Geothermal Power Markets Showing Strong Growth, International News

In this post:
*Geothermal Power Market Showing Strong Growth, New Report Finds
*Obama Readies Clean Energy ‘End-Game’
*Kuwait, Saudi Investors Evince Interest in Geothermal Projects in Gorontalo
*Kenya: Thermal Energy Production Drops
*New Japanese Geothermal Power Generator Set for Trial Run
*KenGen Starts Geothermal Study to Produce More Untapped Power
*Leaders Urge Cuomo to Support Geothermal Energy
*Alberta Looks at Converting Disused Oil Wells for Geothermal Energy Production
*Researchers Starting Trials on Geothermal Pilot Project in Oita Prefecture, Japan
*Stoke-on-Trent Hires Swedish Experts for Planned Geothermal District Heating Scheme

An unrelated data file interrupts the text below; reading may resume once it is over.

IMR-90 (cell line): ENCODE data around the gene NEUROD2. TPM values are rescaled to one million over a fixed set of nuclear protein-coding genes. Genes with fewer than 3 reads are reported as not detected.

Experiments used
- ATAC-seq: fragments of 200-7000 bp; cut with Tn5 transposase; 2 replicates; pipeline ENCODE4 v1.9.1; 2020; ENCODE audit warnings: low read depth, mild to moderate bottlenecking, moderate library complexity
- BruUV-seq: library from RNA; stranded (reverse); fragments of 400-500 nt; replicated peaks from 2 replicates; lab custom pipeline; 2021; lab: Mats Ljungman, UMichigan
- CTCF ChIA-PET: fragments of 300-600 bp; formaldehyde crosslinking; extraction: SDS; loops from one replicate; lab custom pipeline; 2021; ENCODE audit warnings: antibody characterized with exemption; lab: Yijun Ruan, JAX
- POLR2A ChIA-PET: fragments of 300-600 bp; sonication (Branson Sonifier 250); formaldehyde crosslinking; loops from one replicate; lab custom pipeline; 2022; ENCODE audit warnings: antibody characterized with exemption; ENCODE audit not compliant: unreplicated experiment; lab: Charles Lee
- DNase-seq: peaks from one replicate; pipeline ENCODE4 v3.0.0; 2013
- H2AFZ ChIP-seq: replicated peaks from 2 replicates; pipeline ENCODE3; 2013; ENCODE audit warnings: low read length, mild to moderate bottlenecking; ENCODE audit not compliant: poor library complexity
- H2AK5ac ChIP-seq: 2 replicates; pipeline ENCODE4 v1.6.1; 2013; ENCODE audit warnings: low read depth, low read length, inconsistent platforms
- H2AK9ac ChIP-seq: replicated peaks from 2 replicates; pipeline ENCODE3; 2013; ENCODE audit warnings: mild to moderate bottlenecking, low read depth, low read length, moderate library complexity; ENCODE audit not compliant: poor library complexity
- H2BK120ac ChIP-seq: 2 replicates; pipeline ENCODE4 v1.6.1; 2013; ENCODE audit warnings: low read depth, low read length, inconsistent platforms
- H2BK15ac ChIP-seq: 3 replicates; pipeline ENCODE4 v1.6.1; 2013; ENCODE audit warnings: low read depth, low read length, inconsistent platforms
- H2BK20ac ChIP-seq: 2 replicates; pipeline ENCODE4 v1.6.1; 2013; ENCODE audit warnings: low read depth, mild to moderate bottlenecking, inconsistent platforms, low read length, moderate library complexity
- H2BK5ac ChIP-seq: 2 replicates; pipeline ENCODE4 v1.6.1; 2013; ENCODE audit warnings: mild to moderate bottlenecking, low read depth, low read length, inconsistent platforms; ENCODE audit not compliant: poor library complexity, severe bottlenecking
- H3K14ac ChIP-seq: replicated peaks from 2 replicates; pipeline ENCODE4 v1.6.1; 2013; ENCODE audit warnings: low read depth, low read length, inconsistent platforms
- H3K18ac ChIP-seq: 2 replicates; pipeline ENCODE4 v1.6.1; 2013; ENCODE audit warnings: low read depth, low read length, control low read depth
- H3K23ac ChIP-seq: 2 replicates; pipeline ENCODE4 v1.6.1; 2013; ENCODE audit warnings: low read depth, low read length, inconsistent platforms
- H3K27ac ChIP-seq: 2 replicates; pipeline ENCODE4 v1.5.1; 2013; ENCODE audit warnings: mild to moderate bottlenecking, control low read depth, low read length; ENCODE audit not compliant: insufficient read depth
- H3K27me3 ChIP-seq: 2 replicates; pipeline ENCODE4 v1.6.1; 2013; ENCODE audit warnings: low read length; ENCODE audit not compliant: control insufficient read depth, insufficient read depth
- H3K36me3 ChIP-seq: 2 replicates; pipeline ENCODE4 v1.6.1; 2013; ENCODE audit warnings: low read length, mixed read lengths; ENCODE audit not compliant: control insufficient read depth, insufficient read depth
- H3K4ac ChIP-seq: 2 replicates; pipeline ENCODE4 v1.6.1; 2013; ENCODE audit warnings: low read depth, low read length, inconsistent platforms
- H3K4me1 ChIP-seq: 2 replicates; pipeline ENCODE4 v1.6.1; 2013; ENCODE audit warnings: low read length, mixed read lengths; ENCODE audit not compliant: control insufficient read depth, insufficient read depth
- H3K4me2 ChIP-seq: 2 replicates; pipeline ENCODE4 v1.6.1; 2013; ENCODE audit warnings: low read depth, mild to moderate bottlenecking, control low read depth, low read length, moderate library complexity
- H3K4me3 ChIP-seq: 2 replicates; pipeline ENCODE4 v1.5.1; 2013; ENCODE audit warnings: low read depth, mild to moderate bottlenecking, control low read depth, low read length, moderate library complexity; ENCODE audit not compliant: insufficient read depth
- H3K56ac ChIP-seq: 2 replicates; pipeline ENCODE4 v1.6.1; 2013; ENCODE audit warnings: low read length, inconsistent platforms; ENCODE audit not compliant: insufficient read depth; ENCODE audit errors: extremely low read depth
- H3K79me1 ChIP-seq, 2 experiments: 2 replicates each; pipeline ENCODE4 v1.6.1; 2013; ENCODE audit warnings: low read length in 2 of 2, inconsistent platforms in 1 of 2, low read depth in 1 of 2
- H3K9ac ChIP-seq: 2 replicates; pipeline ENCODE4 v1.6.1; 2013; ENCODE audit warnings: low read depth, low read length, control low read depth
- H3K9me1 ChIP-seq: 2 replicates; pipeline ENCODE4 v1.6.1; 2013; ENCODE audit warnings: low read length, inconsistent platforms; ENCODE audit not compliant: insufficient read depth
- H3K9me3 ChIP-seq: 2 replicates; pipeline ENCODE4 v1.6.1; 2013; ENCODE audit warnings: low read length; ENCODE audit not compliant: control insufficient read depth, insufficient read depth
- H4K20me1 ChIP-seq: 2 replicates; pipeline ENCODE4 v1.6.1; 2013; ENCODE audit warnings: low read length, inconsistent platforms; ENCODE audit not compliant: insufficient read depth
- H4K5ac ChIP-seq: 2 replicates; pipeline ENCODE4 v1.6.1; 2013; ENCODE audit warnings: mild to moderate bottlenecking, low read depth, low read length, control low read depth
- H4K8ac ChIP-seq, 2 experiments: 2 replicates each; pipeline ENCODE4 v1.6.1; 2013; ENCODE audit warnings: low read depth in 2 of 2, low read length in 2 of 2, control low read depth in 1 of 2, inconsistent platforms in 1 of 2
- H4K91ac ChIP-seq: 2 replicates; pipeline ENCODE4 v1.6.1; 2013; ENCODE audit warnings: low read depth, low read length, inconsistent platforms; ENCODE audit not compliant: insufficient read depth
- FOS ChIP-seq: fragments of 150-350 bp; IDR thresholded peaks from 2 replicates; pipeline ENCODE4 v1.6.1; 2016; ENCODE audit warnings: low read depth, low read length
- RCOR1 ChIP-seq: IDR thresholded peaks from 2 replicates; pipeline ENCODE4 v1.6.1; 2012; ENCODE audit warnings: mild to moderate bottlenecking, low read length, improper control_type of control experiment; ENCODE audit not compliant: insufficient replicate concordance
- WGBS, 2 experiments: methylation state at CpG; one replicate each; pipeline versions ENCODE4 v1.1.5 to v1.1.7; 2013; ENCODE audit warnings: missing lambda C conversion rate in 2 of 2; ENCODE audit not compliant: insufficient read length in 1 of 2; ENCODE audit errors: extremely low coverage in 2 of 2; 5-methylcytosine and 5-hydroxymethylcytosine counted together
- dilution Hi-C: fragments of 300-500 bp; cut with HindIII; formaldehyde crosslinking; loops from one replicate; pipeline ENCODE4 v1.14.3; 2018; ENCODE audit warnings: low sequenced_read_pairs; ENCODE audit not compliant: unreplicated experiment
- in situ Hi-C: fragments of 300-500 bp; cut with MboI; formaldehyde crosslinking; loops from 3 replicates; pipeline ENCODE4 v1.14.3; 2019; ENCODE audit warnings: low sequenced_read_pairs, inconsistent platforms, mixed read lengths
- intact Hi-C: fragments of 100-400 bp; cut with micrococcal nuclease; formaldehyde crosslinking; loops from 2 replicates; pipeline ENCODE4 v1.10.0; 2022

*Indonesian Government to Develop Geothermal Energy in Flores Island
*Kenya Seeking Further Investment for Geothermal Energy Sector
*Industry Asking for Emerging Geothermal Technologies FIT in Philippines


Satellite map reveals international geothermal potential.  Areas in purple are where geothermalpotential is hottest – places to focus international and national geothermal development efforts on.
Image Credit: ESA/IRENA

Geothermal Power Market Showing Strong Growth, New Report Finds
Geothermal power showing sustained strong growth through 2016 according to a new report by the US Geothermal Energy Association (GEA).  Projects now under development when completed would increase international capacity outside the U.S. by 25% according to GEA.